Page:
While liveness and readiness are the two main mechanisms that are tested, they are not actually tested in the same way every single time. Within these two mechanisms, you can use three different health check probes.
The three probe types that will actively test both liveness and readiness are:
- HTTP – Anything to do with HTTP will always be the first type of probe that you turn to, as it is most effective within the largest majority of situations. Kubernetes will ping a specific path, hoping to get a response between the 200-350 range. If the response falls in this range, then the app is marked as completely healthy, with any response outside this range being unhealthy.
- TCP – A TCP probe attempts to establish a connection to a specified port within the Kubernetes container. If the probe does indeed establish the intended connection, then it’s working correctly; on the other hand, if it cannot, then the container is marked as unhealthy.
- Command – Command is the simplest of the three types, with Kubernetes sending a line of command code within a container. If the command returns a ‘0’, then the container is running correctly and will be marked as a healthy container. If anything else is returned, or nothing at all is received back, then the container will be marked as unhealthy, allowing you to conduct further analysis.
These checks are vital to ensure that your system is running correctly, with Kubernetes’ in-system health checks being one of the easiest ways of establishing the efficiency of your system. When you perform more checks, you’re able to create a foolproof system that will have a much higher uptime.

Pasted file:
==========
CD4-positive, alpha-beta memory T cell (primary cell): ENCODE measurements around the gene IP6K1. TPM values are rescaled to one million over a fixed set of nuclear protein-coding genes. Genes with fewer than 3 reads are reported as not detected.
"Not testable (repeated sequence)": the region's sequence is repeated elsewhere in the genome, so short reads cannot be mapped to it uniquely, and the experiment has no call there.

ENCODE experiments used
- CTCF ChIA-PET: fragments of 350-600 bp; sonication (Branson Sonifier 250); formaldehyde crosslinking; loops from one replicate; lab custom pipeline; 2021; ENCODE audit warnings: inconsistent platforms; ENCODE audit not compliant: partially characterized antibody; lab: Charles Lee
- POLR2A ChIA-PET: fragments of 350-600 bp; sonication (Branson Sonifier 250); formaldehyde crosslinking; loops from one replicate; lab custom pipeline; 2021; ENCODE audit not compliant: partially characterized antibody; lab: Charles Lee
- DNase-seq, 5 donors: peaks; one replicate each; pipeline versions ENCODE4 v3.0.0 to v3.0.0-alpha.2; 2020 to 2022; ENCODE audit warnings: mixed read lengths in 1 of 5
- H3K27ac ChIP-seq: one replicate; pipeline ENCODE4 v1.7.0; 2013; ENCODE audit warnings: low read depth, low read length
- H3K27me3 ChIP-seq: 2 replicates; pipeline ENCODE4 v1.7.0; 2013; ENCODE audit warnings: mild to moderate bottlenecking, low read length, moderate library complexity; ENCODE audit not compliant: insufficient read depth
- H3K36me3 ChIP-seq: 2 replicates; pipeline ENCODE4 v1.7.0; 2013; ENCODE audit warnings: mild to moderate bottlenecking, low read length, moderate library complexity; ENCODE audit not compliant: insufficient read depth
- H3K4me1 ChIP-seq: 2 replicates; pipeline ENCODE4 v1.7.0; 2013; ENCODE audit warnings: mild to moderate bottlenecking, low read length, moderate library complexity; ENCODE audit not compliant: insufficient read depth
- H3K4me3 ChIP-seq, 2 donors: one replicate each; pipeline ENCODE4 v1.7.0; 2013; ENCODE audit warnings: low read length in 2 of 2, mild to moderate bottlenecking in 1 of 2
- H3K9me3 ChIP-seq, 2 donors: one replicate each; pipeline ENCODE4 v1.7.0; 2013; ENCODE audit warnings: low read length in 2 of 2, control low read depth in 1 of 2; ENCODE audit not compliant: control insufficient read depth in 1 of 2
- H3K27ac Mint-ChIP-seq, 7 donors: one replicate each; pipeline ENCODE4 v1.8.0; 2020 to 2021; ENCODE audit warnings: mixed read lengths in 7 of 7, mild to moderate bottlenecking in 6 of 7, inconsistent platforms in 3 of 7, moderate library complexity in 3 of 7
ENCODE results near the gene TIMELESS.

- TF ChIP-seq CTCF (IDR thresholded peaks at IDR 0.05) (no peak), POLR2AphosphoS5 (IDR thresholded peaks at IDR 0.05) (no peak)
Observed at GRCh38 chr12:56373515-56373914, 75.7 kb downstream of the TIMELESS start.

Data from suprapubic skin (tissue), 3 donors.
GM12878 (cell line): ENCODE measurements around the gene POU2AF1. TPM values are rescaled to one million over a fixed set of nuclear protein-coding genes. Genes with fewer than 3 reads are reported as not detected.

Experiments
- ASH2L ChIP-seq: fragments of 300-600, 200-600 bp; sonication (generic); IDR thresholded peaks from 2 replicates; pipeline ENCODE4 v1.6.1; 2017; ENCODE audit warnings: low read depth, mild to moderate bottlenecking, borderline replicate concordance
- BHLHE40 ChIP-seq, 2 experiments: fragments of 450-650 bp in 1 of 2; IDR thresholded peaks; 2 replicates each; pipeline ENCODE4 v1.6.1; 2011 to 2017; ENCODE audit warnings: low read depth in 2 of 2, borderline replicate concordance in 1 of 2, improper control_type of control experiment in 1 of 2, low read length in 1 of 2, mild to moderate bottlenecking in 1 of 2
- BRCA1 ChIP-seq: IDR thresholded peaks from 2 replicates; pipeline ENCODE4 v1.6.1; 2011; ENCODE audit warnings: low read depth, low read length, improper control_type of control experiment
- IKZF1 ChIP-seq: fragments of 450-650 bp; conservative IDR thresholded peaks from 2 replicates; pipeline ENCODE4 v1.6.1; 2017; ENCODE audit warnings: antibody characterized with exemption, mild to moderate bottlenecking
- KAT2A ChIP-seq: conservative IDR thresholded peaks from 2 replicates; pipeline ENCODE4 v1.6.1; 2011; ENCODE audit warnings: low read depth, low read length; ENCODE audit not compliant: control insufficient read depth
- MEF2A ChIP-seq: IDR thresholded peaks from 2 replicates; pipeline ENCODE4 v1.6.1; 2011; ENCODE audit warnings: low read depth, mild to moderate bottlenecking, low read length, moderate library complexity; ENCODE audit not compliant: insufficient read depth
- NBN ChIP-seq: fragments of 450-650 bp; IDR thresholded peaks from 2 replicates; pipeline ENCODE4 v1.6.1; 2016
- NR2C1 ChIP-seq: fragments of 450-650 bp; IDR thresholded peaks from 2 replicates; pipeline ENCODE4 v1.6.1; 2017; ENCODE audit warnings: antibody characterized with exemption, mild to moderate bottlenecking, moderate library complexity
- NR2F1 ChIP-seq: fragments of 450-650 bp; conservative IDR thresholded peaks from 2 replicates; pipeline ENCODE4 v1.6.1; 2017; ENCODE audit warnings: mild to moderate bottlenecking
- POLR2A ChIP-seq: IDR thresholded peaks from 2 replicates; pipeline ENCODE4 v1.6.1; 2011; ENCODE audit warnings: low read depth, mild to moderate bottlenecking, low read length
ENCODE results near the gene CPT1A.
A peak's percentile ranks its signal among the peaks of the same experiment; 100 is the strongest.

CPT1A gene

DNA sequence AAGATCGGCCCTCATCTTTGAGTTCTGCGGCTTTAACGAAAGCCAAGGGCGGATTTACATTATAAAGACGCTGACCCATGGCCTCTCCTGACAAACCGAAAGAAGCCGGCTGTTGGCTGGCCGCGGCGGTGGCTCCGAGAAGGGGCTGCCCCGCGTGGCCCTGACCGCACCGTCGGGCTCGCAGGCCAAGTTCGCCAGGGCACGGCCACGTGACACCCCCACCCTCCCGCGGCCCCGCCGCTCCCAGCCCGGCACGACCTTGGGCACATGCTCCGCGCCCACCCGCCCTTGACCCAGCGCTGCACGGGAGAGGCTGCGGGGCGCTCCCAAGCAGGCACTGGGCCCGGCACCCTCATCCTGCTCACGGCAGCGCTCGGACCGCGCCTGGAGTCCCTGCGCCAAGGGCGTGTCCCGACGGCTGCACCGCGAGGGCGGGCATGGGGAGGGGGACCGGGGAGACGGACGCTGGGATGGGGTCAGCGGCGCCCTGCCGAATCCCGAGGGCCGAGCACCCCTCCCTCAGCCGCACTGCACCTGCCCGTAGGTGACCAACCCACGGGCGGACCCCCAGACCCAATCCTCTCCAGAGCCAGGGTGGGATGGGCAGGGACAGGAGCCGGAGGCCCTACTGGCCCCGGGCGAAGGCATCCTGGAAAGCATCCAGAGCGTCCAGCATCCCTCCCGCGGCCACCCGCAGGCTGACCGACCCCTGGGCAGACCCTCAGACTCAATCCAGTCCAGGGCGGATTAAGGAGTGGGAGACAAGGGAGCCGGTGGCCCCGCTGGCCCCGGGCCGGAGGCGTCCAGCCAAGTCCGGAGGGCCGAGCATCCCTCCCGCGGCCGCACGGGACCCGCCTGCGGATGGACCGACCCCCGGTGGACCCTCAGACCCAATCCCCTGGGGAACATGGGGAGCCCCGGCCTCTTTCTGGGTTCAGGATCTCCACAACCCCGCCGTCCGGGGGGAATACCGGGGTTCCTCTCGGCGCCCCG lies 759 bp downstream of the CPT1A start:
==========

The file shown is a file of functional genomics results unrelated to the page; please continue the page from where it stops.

Why are Probes Important Within Kubernetes Health Checks?
Kubernetes systems can grow to be massive ecosystems, spanning across many servers and totaling thousands of different apps, nodes, and pods in total. Part of running a containerized system is that you have a lot of different moving parts to manage at once. While you have the final product output as a measure of the holistic success of your system, that does little to tell you about smaller sections.
As independent parts work to create a holistic whole within Kubernetes, probes allow you to test the state of these segmented parts. By using probes, you can see which components have failed, which are overloaded, or which are still initializing and aren’t yet ready.
With this information, you’re able to see your system’s health on an individual level, promoting a much healthier system in the long run.
With a comprehensive monitoring system in place, it’s no surprise that Kubernetes is able to provide such an extensive level of assessment for apps within your ecosystem. Expanding across several test methods and available information, Kubernetes will use a variety of different probes to assess the stability and activity of your system.
Using these monitoring tools will allow you to take control of your system, finding errors and ensuring that you have a near-perfect internal system balance. By focusing on testing and monitoring, you’re able to improve your app’s uptime and create a better overall final product.
Follow Techdee for more!